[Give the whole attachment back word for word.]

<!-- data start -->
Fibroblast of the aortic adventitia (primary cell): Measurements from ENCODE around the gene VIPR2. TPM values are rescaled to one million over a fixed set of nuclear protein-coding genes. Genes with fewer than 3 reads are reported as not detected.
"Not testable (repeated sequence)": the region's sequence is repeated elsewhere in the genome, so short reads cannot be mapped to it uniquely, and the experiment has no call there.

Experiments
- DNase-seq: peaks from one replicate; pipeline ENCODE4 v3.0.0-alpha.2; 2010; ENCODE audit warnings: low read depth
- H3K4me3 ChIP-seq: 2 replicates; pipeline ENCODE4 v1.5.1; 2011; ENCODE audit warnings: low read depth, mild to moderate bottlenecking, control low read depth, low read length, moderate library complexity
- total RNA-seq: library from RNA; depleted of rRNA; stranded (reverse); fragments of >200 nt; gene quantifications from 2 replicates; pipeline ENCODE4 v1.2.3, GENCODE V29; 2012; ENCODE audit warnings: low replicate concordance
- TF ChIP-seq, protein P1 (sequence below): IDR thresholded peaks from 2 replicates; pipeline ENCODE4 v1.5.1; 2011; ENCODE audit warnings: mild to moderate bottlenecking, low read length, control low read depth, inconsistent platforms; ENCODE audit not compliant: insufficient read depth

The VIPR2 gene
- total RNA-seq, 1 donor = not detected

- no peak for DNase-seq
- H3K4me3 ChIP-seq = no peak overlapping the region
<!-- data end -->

Fibroblast of the aortic adventitia (primary cell): Measurements from ENCODE around the gene VIPR2. TPM values are rescaled to one million over a fixed set of nuclear protein-coding genes. Genes with fewer than 3 reads are reported as not detected.
"Not testable (repeated sequence)": the region's sequence is repeated elsewhere in the genome, so short reads cannot be mapped to it uniquely, and the experiment has no call there.

Experiments
- DNase-seq: peaks from one replicate; pipeline ENCODE4 v3.0.0-alpha.2; 2010; ENCODE audit warnings: low read depth
- H3K4me3 ChIP-seq: 2 replicates; pipeline ENCODE4 v1.5.1; 2011; ENCODE audit warnings: low read depth, mild to moderate bottlenecking, control low read depth, low read length, moderate library complexity
- total RNA-seq: library from RNA; depleted of rRNA; stranded (reverse); fragments of >200 nt; gene quantifications from 2 replicates; pipeline ENCODE4 v1.2.3, GENCODE V29; 2012; ENCODE audit warnings: low replicate concordance
- TF ChIP-seq, protein P1 (sequence below): IDR thresholded peaks from 2 replicates; pipeline ENCODE4 v1.5.1; 2011; ENCODE audit warnings: mild to moderate bottlenecking, low read length, control low read depth, inconsistent platforms; ENCODE audit not compliant: insufficient read depth

The VIPR2 gene
- total RNA-seq, 1 donor = not detected

- no peak for DNase-seq
- H3K4me3 ChIP-seq = no peak overlapping the region